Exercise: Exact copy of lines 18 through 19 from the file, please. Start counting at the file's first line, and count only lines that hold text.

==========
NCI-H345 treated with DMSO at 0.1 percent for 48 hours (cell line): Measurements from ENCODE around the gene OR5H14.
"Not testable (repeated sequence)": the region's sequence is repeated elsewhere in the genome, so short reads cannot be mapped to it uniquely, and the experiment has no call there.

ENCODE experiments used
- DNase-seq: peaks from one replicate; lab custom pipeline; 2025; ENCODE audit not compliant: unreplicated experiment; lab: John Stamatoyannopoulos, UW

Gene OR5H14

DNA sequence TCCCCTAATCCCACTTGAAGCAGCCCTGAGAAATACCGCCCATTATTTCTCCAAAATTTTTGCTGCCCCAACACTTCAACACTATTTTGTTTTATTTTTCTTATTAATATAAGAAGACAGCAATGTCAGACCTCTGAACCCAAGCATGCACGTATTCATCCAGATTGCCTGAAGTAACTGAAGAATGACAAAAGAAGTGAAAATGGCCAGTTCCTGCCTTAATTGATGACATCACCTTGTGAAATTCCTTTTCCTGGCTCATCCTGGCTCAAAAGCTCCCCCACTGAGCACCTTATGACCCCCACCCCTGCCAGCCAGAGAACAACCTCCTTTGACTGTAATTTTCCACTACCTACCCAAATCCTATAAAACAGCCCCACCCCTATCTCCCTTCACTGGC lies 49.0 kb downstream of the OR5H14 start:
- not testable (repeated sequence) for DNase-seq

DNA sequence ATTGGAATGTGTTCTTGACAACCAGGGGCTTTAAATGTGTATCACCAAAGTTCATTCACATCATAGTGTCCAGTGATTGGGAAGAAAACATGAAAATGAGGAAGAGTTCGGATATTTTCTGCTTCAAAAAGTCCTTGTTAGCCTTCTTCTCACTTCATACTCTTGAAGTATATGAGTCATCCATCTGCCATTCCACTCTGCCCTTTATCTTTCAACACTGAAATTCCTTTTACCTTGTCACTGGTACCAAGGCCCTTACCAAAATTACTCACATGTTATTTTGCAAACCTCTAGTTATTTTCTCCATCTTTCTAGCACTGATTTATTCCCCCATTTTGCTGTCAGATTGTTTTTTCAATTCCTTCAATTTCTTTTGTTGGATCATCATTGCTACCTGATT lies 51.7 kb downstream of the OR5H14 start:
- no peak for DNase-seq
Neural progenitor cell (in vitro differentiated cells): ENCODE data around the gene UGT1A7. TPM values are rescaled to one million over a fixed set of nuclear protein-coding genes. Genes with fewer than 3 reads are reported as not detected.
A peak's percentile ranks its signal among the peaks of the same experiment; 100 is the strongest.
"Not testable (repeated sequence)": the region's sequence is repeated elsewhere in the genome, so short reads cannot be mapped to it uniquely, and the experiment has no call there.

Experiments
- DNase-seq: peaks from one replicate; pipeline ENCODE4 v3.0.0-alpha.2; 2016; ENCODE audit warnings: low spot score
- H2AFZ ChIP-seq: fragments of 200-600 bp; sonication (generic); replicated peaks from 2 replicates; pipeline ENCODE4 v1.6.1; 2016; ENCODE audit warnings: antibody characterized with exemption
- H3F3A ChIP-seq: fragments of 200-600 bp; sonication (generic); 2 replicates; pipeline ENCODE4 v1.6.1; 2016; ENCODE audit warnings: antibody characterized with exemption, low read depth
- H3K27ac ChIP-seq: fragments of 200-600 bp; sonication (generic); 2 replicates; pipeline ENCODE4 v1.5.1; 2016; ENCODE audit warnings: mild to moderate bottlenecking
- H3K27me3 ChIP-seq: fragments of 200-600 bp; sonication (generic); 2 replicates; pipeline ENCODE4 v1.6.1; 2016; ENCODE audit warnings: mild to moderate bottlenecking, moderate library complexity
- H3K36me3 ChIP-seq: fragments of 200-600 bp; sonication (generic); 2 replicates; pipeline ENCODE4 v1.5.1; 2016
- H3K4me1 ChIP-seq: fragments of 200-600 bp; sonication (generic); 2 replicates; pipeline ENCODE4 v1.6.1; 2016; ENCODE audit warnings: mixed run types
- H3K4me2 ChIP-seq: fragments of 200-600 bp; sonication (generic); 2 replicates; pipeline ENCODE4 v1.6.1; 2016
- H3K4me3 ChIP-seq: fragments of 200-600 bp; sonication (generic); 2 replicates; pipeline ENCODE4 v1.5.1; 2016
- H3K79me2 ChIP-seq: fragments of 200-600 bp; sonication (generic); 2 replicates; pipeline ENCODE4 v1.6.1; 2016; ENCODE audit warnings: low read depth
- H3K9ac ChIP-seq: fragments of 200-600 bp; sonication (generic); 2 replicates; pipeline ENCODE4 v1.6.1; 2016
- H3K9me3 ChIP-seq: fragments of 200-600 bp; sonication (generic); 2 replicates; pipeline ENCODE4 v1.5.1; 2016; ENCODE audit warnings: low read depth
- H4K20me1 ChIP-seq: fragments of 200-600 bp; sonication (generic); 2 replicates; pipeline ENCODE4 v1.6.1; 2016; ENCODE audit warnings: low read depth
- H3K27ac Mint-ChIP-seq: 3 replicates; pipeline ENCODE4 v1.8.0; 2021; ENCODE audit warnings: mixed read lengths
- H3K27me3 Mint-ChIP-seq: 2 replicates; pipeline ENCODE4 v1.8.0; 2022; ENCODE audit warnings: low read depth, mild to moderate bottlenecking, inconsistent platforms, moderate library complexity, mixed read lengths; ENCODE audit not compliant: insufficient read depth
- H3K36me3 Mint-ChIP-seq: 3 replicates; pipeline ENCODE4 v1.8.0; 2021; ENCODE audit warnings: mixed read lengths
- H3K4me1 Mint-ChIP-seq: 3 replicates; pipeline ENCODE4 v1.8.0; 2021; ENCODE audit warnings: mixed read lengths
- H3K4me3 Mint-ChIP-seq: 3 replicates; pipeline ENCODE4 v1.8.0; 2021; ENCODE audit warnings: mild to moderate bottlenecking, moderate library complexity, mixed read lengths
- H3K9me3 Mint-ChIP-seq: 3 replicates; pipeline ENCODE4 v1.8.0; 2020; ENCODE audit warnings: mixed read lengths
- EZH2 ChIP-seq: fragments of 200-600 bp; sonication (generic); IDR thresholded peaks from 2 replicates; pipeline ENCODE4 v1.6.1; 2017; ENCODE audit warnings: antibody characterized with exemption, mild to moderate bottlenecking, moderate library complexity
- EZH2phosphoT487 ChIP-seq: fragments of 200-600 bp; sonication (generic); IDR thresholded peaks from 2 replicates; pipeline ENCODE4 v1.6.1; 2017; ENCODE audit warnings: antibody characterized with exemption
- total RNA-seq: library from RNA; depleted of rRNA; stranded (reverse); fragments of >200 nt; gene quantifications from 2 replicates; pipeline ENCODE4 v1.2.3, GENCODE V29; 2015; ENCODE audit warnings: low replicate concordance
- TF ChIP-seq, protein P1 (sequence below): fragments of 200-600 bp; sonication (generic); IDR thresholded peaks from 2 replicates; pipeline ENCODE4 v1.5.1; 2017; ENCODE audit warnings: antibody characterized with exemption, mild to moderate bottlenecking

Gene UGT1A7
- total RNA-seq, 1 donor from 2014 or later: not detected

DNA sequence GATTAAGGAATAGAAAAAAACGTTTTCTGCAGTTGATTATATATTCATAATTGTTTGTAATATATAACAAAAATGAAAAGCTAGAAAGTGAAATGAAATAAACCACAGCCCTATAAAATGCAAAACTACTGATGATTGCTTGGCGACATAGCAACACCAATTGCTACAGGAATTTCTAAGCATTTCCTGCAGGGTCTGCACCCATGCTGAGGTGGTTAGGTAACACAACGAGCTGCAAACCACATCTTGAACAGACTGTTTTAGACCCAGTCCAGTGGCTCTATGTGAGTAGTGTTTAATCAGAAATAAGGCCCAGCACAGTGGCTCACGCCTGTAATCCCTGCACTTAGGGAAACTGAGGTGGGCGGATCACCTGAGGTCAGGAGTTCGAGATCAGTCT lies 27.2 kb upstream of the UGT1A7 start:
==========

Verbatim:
- H3K27me3 ChIP-seq: fragments of 200-600 bp; sonication (generic); 2 replicates; pipeline ENCODE4 v1.6.1; 2016; ENCODE audit warnings: mild to moderate bottlenecking, moderate library complexity
- H3K36me3 ChIP-seq: fragments of 200-600 bp; sonication (generic); 2 replicates; pipeline ENCODE4 v1.5.1; 2016